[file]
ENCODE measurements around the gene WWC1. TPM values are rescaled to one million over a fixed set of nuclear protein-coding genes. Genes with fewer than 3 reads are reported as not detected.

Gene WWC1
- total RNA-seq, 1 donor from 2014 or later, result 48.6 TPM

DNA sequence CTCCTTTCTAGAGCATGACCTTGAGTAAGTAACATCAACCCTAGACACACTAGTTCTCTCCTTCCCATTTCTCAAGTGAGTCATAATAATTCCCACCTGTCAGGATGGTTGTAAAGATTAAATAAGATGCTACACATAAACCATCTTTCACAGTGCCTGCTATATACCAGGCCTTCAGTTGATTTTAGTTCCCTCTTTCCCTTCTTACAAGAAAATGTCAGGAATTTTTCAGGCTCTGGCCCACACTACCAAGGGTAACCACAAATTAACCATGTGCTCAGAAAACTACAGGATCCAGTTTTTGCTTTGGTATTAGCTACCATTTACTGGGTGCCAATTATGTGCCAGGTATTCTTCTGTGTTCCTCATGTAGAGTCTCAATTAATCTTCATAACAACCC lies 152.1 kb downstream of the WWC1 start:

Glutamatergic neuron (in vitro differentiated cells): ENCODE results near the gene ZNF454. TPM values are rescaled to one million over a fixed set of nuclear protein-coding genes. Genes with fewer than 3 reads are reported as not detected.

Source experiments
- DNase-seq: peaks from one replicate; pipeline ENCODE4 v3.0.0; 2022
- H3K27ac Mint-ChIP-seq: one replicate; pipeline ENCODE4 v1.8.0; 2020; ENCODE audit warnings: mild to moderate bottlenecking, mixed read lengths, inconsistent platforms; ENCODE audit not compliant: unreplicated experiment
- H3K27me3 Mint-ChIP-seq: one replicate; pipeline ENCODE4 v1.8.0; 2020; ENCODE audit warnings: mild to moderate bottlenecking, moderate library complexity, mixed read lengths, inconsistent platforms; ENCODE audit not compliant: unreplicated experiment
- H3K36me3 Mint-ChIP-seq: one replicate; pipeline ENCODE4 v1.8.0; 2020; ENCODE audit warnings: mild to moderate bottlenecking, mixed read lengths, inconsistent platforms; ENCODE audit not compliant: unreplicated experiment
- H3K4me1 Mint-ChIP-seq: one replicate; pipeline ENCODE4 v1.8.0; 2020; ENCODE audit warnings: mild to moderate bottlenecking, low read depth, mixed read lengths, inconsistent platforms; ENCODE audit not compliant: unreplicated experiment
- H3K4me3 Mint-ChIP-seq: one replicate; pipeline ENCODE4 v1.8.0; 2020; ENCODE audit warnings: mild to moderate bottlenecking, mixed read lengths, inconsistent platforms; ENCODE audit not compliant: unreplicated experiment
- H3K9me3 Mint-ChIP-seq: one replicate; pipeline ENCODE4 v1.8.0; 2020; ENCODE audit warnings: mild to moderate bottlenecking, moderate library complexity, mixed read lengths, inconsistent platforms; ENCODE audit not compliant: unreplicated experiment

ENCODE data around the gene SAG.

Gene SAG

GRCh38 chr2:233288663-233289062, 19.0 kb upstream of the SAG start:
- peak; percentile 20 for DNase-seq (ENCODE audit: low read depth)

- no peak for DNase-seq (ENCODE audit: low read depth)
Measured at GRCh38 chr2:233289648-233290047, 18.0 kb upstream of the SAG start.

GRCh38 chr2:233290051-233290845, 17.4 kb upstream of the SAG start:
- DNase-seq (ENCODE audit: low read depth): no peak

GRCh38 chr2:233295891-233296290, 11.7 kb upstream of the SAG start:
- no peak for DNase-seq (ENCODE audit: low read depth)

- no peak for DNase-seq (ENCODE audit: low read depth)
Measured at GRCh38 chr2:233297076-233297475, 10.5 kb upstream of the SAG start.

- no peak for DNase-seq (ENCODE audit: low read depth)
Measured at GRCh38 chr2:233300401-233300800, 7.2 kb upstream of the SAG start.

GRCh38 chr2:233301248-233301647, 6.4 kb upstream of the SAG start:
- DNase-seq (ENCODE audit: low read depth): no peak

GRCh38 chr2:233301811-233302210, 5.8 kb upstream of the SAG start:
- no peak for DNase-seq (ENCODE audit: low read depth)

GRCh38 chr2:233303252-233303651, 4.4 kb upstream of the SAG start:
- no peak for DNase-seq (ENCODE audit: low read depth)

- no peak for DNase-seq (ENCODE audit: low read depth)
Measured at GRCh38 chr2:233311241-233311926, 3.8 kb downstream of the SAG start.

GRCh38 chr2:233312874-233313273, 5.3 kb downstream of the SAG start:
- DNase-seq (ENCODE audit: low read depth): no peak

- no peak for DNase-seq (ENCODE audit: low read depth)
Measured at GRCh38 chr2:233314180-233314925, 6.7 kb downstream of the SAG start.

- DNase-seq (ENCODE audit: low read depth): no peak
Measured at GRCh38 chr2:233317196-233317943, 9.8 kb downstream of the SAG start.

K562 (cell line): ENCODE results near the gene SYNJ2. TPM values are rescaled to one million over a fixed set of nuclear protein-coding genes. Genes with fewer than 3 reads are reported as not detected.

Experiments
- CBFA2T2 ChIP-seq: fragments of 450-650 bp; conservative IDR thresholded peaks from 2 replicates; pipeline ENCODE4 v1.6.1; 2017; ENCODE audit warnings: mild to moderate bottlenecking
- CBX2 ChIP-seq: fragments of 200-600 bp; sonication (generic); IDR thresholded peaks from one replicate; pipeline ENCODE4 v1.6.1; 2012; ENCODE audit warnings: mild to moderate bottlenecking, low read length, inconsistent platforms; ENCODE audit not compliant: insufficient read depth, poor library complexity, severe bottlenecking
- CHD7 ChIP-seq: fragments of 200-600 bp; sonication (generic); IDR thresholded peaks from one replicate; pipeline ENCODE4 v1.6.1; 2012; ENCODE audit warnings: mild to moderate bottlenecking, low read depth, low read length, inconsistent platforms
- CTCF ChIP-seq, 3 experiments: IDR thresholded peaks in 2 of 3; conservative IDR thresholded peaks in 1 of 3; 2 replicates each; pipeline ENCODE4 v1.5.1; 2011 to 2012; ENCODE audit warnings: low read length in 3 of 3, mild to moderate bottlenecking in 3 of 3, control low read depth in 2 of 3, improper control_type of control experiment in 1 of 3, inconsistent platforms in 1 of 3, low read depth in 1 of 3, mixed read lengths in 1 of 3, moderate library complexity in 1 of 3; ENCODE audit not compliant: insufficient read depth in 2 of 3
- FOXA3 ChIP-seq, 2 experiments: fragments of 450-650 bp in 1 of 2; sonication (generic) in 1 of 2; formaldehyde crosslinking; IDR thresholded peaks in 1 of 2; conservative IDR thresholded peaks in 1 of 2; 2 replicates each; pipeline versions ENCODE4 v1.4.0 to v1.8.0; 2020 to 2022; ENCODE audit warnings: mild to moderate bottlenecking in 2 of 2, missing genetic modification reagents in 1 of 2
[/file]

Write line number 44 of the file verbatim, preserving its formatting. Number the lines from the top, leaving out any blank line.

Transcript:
- CBFA2T2 ChIP-seq: fragments of 450-650 bp; conservative IDR thresholded peaks from 2 replicates; pipeline ENCODE4 v1.6.1; 2017; ENCODE audit warnings: mild to moderate bottlenecking